Housing benefit bill to hit £71 billion by 2050

The failure by multiple governments to build social housing will send the cost of housing benefit soaring to over £70 billion a year by 2050 unless action is taken urgently, the Centre for Social Justice (CSJ) has warned.

The alarm is sounded as the Chancellor puts the finishing touches to an “end of austerity” Budget in which he has to balance pressures for higher spending on areas such as health and welfare, while avoiding big increases in taxation.

It also comes after the Prime Minister has sought to strengthen councils’ ability to build more homes by scrapping their borrowing cap, and get tougher on private developers dodging their social housing commitments.

But the CSJ warns that so-called ‘affordable’ new homes will to be out of the reach of the lowest earners and so will do nothing to reduce the burgeoning housing benefit bill.

The lack of council houses has led to a surge in the number of housing benefit recipients renting in the private sector. The number of private renters doubled since the millennium. A benefit recipient in the private rented sector costs the taxpayer 25 per cent more on average than one living in social housing.

CSJ analysis shows half the housing bill – a total of £34.5 billion a year – will go to private landlords by 2050.

The CSJ is calling for the Government to scrap the obligation for developers to build so-called ‘affordable houses,’ which the CSJ says are “ultimately inaccessible to those most in need,” and instead mandate the building of social housing in the planning system.

The CSJ also argues that councils should be able keep more of the money raised through Right to Buy sales to fund new housing, rather than having to send huge sums back to the Treasury.

Andy Cook, chief executive of the Centre for Social Justice commented:

“The drastic reduction in the supply of new council homes over the decades has had devastating consequences for both the taxpayer and the lowest earners to struggle to meet the cost of rent.

“At the moment billions of pounds are being ploughed into subsidising rents but too little is being done to boost the supply. As a result, fewer than 6,000 social rented homes were built in 2016, down from almost 40,000 in 2011.

“Housing has become one of the most urgent political issues of our time, but often the difficulty for the middle classes to get on the property ladder deflects focus from those for who struggle to meet the growing cost of rent.

“Rather than subsidising more so-called ‘affordable’ housing for middle earners, we need to focus on the construction of social housing for those on the lowest incomes, while also ensuring that these become a springboard to homeownership.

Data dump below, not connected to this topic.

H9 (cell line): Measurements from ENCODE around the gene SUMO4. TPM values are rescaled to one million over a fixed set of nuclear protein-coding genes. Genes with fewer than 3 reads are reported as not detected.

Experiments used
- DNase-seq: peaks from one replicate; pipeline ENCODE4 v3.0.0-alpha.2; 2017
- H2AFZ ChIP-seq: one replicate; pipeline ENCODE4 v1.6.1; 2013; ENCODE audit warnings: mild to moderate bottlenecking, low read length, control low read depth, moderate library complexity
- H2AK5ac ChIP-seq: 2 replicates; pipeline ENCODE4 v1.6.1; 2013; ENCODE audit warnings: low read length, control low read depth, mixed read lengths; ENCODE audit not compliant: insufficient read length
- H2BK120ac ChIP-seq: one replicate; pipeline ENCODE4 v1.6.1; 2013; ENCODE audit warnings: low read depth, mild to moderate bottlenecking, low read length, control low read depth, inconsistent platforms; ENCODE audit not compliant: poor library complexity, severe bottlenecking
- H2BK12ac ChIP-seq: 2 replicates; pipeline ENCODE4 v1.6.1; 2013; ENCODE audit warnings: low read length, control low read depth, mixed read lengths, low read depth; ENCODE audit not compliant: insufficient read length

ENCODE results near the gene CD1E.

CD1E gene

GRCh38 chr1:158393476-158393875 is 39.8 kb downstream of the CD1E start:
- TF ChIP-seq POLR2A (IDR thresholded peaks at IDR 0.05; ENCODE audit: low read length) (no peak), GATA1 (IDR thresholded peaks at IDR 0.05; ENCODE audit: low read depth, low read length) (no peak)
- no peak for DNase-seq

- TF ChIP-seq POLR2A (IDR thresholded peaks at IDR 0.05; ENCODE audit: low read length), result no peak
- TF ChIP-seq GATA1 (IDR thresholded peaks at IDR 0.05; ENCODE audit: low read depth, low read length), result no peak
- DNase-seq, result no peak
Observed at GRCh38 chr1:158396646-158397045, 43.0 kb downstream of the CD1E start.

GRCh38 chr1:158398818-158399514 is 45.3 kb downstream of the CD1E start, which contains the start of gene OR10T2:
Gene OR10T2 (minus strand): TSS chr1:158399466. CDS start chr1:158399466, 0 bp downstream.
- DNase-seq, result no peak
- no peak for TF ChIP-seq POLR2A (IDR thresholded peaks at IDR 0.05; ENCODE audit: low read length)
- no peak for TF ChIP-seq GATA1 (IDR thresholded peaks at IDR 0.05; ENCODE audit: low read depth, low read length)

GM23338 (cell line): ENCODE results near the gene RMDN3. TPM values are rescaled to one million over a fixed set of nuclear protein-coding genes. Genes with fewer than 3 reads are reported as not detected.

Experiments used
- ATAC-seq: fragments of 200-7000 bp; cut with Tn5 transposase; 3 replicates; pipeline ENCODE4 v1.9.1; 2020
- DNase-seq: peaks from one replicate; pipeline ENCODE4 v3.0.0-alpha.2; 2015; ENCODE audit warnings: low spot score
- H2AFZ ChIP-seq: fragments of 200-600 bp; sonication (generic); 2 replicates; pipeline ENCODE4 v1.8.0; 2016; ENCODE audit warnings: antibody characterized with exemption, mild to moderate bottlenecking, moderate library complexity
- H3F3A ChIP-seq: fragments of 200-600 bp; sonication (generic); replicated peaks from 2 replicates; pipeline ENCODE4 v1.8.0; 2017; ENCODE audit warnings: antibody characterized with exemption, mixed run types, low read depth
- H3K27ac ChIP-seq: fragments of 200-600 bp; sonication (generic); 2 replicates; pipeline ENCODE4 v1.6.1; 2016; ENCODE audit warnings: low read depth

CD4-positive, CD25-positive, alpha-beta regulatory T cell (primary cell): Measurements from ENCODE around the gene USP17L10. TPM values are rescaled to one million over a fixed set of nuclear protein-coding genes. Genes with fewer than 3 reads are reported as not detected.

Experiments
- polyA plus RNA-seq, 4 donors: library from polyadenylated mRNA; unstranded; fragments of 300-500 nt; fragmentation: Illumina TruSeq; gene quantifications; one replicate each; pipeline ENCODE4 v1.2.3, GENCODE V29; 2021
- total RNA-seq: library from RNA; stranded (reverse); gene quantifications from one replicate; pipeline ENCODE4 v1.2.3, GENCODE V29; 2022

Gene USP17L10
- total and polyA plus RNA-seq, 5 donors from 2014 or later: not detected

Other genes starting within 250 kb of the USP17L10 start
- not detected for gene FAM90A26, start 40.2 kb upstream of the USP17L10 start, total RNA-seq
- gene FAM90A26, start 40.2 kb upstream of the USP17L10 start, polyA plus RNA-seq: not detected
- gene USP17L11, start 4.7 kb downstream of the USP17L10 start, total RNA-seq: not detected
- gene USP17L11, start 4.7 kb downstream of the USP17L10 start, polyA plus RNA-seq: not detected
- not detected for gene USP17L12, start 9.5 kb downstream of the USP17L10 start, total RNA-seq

“The alternative is an eye-watering bill for the taxpayer and no alleviation of the misery of ever-rising rents for those at the bottom.”

CSJ housing commission chairman Lord Best commented:

“The CSJ is to be congratulated on highlighting the costs of failing to build homes at rents affordable by those on the lowest incomes.

“This is not only about the pain to the families pushed into private renting they can ill afford but is also about the huge costs to the taxpayer of funding support for these households – rather than investing directly in new low rent homes from councils and housing associations.”

The report states:

“The housing crisis has devastated lives. The experiences of millions of families squeezed by soaring housing costs, thousands of children growing up in (at best unstable, at worst unsafe) temporary accommodation, and many of those sleeping rough on the streets have been immeasurably shaped by the lack of housing they can afford.

“Both the prime minster and the leader of the opposition have made fixing the housing crisis a key component of their domestic policy agendas. Yet while all parties increasingly recognise the electoral significance of housing, it is vital we do not forget those sometimes heard less loudly at the ballot box.

“In this report the CSJ housing commission examines the costs of crisis – that is, not only the consequences of the affordable housing shortage for poorer households in England, but also the eye-watering financial implications for the taxpayer of maintaining the status quo.”

The report concludes: “We believe that, if the Government adopts our social justice housing strategy, the people facing the worst of the housing crisis may find their lives immeasurably improved.”


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